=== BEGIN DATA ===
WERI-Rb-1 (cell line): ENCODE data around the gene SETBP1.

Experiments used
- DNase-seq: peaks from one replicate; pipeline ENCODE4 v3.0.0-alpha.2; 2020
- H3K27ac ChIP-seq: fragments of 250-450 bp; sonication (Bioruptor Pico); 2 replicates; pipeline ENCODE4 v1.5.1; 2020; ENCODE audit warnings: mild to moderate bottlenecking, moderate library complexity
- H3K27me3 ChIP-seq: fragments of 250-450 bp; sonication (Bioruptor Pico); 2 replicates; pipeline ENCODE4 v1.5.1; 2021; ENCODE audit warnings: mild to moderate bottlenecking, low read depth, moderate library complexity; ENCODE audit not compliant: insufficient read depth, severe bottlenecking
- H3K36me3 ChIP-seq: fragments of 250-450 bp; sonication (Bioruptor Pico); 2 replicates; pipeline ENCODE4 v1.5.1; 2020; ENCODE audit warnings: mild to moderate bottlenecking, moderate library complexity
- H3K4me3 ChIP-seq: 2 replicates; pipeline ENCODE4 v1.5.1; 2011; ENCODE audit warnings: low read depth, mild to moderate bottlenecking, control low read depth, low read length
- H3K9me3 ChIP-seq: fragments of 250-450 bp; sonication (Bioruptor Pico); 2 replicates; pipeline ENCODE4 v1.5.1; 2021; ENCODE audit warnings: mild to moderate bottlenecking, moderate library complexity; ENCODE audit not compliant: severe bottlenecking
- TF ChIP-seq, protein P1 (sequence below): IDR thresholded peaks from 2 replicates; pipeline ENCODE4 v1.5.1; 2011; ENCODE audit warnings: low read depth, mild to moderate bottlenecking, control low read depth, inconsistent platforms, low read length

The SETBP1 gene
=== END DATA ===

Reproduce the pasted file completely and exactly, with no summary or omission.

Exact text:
WERI-Rb-1 (cell line): ENCODE data around the gene SETBP1.

Experiments used
- DNase-seq: peaks from one replicate; pipeline ENCODE4 v3.0.0-alpha.2; 2020
- H3K27ac ChIP-seq: fragments of 250-450 bp; sonication (Bioruptor Pico); 2 replicates; pipeline ENCODE4 v1.5.1; 2020; ENCODE audit warnings: mild to moderate bottlenecking, moderate library complexity
- H3K27me3 ChIP-seq: fragments of 250-450 bp; sonication (Bioruptor Pico); 2 replicates; pipeline ENCODE4 v1.5.1; 2021; ENCODE audit warnings: mild to moderate bottlenecking, low read depth, moderate library complexity; ENCODE audit not compliant: insufficient read depth, severe bottlenecking
- H3K36me3 ChIP-seq: fragments of 250-450 bp; sonication (Bioruptor Pico); 2 replicates; pipeline ENCODE4 v1.5.1; 2020; ENCODE audit warnings: mild to moderate bottlenecking, moderate library complexity
- H3K4me3 ChIP-seq: 2 replicates; pipeline ENCODE4 v1.5.1; 2011; ENCODE audit warnings: low read depth, mild to moderate bottlenecking, control low read depth, low read length
- H3K9me3 ChIP-seq: fragments of 250-450 bp; sonication (Bioruptor Pico); 2 replicates; pipeline ENCODE4 v1.5.1; 2021; ENCODE audit warnings: mild to moderate bottlenecking, moderate library complexity; ENCODE audit not compliant: severe bottlenecking
- TF ChIP-seq, protein P1 (sequence below): IDR thresholded peaks from 2 replicates; pipeline ENCODE4 v1.5.1; 2011; ENCODE audit warnings: low read depth, mild to moderate bottlenecking, control low read depth, inconsistent platforms, low read length

The SETBP1 gene